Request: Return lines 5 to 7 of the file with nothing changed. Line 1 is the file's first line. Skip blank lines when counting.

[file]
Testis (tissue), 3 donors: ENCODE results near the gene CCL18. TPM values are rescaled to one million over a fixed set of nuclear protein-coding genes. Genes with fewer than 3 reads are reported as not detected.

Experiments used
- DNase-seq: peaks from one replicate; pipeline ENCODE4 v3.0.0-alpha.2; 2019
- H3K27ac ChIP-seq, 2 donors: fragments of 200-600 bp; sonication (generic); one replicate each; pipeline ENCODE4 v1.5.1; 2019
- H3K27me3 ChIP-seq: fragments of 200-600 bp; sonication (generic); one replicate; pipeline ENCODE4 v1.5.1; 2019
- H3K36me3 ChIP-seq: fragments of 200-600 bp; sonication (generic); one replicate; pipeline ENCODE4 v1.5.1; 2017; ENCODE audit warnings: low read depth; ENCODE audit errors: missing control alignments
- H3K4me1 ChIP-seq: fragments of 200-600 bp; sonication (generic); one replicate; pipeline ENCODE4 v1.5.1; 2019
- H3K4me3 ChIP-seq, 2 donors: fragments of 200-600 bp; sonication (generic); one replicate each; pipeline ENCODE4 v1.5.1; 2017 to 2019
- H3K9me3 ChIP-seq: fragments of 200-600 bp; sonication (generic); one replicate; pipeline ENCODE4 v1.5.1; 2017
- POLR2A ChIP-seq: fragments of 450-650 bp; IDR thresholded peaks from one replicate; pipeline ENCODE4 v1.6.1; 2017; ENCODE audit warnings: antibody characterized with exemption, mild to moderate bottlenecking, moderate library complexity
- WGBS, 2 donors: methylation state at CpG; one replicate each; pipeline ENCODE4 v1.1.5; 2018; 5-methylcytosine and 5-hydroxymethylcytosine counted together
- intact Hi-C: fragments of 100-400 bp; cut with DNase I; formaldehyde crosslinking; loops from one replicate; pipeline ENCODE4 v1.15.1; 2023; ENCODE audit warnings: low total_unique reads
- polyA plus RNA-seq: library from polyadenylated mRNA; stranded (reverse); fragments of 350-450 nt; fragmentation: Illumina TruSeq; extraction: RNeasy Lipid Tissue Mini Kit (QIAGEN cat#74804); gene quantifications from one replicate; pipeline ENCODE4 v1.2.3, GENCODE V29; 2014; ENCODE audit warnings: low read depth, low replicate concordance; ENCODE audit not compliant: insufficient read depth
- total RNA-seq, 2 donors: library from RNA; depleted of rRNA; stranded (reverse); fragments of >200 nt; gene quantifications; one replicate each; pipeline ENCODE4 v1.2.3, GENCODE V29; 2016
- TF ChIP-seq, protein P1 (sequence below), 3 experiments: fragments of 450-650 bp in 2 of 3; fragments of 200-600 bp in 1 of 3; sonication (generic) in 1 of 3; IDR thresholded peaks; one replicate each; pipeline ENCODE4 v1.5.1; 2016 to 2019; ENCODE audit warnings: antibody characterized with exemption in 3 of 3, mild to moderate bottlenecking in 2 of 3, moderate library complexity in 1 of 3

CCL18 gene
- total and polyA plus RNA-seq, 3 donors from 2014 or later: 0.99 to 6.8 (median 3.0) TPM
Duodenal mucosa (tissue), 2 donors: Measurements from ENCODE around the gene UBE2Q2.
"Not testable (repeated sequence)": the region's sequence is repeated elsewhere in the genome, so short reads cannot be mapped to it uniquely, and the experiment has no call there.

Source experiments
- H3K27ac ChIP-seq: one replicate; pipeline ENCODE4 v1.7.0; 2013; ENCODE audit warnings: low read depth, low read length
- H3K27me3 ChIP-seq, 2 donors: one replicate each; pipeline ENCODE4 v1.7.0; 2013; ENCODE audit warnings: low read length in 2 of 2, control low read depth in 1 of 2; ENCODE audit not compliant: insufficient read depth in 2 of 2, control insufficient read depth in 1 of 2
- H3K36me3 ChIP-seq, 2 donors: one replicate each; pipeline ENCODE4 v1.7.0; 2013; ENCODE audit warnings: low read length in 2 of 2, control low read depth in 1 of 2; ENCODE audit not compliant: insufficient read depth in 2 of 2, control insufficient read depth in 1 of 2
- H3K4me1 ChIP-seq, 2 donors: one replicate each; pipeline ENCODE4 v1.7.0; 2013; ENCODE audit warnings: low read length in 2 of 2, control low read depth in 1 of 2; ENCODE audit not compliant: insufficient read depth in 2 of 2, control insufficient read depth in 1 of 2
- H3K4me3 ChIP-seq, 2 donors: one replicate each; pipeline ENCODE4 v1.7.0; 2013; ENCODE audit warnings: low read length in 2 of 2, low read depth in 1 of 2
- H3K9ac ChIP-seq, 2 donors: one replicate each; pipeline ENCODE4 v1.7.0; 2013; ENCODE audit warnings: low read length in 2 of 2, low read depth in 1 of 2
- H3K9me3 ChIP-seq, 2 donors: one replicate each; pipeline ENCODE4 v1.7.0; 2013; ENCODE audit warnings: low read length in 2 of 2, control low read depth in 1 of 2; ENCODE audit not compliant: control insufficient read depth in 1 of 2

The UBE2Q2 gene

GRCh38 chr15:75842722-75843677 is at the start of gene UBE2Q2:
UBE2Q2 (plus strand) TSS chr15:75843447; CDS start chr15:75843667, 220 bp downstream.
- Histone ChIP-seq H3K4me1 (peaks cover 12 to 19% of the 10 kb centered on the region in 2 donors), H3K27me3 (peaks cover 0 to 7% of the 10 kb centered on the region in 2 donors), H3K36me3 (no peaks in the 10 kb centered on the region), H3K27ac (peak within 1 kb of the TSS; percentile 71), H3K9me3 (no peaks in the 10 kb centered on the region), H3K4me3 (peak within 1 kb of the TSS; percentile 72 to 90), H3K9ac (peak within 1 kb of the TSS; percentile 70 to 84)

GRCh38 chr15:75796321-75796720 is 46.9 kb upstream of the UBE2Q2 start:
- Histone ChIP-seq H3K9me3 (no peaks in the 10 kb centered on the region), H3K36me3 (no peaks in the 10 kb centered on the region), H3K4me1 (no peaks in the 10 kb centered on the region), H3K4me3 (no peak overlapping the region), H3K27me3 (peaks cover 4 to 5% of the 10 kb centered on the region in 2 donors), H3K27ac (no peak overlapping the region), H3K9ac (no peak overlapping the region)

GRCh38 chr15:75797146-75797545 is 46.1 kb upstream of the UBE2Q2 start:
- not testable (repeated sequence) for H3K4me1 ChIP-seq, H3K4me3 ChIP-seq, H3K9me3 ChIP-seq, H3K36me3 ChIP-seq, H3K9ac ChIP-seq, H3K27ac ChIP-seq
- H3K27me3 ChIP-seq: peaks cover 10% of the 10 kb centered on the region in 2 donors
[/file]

- H3K27me3 ChIP-seq: fragments of 200-600 bp; sonication (generic); one replicate; pipeline ENCODE4 v1.5.1; 2019
- H3K36me3 ChIP-seq: fragments of 200-600 bp; sonication (generic); one replicate; pipeline ENCODE4 v1.5.1; 2017; ENCODE audit warnings: low read depth; ENCODE audit errors: missing control alignments
- H3K4me1 ChIP-seq: fragments of 200-600 bp; sonication (generic); one replicate; pipeline ENCODE4 v1.5.1; 2019